Rheumatoid Arthritis Affects Men and Women Alike

Rheumatoid arthritis (RA) is one of the most common forms of arthritis in the United States, affecting approximately two million Americans. According to the American College of Rheumatology, women are almost three times as likely to contract RA as men. While it is well-known that women are at a much higher risk of developing RA, it is unclear as to whether a person's sex determines the severity of the disease.

In this study, a team of scientists compared the records of 133 male rheumatoid arthritis patients with an identical number of female rheumatoid arthritis patients, all of whom had been suffering with the disease for approximately the same length of time (7.4 years). Among the data they collected were the number and type of joints affected, episodes of surgery to treat RA, and scores on a health assessment questionnaire.

Women experienced a condition called sicca syndrome (an inflammation of the glands and other tissues of the body) more than twice as often as men. In addition, tests revealed that 21 percent of the women carried two RA-associated genes, compared to only 11 percent of the men. Aside from these findings, there were no significant differences in the severity of the disease.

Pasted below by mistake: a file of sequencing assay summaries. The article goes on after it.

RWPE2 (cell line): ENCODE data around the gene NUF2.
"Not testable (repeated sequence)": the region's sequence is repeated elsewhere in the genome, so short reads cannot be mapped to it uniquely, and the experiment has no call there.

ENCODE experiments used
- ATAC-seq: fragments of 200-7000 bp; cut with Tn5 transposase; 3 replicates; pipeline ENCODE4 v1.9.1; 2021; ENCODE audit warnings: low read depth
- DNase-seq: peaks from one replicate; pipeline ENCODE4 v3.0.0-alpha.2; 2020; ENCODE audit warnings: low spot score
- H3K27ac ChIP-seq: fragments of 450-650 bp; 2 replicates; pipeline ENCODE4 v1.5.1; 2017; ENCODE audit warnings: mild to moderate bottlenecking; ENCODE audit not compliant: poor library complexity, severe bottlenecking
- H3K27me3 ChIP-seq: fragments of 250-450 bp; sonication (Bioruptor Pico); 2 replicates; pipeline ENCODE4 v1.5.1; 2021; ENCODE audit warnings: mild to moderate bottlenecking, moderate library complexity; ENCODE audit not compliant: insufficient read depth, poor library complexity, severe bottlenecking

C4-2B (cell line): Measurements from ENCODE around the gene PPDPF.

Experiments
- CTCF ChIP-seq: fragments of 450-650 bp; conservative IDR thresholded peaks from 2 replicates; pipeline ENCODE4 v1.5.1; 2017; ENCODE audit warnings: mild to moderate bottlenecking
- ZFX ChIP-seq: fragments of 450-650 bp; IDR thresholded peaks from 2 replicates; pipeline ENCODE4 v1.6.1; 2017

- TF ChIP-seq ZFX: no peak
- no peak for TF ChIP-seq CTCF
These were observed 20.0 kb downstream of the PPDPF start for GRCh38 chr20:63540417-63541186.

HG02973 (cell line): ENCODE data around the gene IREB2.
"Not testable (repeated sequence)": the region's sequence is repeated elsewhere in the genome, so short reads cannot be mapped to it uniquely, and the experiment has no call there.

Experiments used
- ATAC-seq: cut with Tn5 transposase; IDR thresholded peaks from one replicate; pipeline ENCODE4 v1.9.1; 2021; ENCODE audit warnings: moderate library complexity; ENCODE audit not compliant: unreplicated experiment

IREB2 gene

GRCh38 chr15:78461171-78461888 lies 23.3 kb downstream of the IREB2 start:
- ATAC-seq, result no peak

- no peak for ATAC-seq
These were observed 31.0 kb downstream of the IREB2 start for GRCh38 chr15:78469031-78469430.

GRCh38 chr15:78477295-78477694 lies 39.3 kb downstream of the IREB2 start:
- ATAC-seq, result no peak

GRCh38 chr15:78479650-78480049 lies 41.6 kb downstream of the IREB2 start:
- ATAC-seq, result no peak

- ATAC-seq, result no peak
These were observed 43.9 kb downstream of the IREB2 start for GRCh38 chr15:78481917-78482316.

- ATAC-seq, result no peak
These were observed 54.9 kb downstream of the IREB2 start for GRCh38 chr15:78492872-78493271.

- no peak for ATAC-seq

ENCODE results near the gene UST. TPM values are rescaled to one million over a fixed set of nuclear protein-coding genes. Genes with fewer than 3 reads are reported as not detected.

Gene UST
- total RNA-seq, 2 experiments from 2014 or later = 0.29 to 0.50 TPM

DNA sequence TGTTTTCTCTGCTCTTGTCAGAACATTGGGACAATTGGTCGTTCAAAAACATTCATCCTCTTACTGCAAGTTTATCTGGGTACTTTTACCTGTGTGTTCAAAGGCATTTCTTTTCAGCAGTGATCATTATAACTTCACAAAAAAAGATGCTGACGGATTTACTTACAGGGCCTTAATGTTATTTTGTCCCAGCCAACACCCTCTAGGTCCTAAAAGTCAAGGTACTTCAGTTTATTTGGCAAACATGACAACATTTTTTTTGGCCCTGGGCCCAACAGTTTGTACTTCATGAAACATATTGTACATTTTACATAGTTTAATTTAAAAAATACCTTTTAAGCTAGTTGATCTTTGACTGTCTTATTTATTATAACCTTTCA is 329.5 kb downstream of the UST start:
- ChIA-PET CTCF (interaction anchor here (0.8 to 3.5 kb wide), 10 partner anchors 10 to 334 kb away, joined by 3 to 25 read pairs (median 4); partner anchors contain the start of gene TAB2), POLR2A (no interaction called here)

While there is no cure for rheumatoid arthritis, your doctor of chiropractic can help manage the pain and stiffness associated with the disease. Your chiropractor can also help create an exercise program that will increase flexibility and improve overall fitness levels. For more information, visit www.chiroweb.com/find/archives/musculoskeletal/other/index.html.

Gossec L, Baro-Riba J, Bozonnat MC, et al. Influence of sex on disease severity in patients with rheumatoid arthritis. Journal of Rheumatology, August 2005;32:1448-51.


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